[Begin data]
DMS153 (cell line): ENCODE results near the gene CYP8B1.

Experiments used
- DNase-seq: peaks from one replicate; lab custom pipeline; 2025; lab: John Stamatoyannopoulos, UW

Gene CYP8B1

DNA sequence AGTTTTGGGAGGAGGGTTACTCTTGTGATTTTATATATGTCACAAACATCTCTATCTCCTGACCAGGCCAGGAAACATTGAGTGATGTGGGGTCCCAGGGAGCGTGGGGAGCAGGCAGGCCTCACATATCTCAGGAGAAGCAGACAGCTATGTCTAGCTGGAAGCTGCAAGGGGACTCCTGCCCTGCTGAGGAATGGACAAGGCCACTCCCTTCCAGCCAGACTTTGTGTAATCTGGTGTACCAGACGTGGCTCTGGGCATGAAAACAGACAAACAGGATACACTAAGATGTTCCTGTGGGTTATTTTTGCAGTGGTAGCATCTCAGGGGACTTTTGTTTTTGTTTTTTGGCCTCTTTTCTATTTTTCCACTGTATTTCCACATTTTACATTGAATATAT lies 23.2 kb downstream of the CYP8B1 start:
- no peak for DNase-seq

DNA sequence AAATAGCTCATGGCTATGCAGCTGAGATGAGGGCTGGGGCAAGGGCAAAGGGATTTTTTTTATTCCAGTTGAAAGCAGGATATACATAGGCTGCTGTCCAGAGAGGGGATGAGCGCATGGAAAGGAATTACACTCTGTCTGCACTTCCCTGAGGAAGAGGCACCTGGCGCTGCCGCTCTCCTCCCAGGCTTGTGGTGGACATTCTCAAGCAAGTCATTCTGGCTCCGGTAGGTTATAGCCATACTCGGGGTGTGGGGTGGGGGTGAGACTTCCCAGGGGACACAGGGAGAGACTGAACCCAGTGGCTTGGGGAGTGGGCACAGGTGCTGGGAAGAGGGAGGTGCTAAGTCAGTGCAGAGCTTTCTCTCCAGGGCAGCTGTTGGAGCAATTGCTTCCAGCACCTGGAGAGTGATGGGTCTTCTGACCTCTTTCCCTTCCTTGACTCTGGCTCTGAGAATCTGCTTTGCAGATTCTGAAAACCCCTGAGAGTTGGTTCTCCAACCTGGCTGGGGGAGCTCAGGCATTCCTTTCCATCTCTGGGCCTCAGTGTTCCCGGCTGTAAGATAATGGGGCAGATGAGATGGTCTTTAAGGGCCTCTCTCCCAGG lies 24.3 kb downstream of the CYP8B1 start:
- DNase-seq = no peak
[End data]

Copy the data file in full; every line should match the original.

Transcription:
DMS153 (cell line): ENCODE results near the gene CYP8B1.

Experiments used
- DNase-seq: peaks from one replicate; lab custom pipeline; 2025; lab: John Stamatoyannopoulos, UW

Gene CYP8B1

DNA sequence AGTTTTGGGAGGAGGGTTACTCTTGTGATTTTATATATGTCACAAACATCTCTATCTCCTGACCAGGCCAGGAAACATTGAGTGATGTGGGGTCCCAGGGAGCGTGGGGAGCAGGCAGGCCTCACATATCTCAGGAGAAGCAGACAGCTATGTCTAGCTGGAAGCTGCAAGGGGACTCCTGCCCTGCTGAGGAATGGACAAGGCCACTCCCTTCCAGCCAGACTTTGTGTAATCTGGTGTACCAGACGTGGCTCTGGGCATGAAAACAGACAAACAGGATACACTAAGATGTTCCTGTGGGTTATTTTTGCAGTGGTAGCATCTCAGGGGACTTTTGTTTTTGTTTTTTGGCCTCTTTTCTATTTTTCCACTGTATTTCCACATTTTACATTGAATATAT lies 23.2 kb downstream of the CYP8B1 start:
- no peak for DNase-seq

DNA sequence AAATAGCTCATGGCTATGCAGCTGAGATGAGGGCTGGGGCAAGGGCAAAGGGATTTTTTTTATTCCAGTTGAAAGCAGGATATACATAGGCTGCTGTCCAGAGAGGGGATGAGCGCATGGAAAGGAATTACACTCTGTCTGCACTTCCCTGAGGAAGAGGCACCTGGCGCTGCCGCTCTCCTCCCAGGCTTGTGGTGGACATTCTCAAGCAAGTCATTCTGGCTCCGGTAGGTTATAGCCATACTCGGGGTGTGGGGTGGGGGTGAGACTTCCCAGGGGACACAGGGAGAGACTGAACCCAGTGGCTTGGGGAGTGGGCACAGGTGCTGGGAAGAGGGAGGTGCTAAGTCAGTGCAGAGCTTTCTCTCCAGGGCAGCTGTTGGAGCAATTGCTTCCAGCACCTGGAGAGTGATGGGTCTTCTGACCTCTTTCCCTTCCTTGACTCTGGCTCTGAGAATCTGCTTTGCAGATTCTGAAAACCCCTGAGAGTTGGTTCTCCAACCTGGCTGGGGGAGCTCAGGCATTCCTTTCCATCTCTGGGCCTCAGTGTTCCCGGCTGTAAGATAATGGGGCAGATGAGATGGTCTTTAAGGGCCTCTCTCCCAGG lies 24.3 kb downstream of the CYP8B1 start:
- DNase-seq = no peak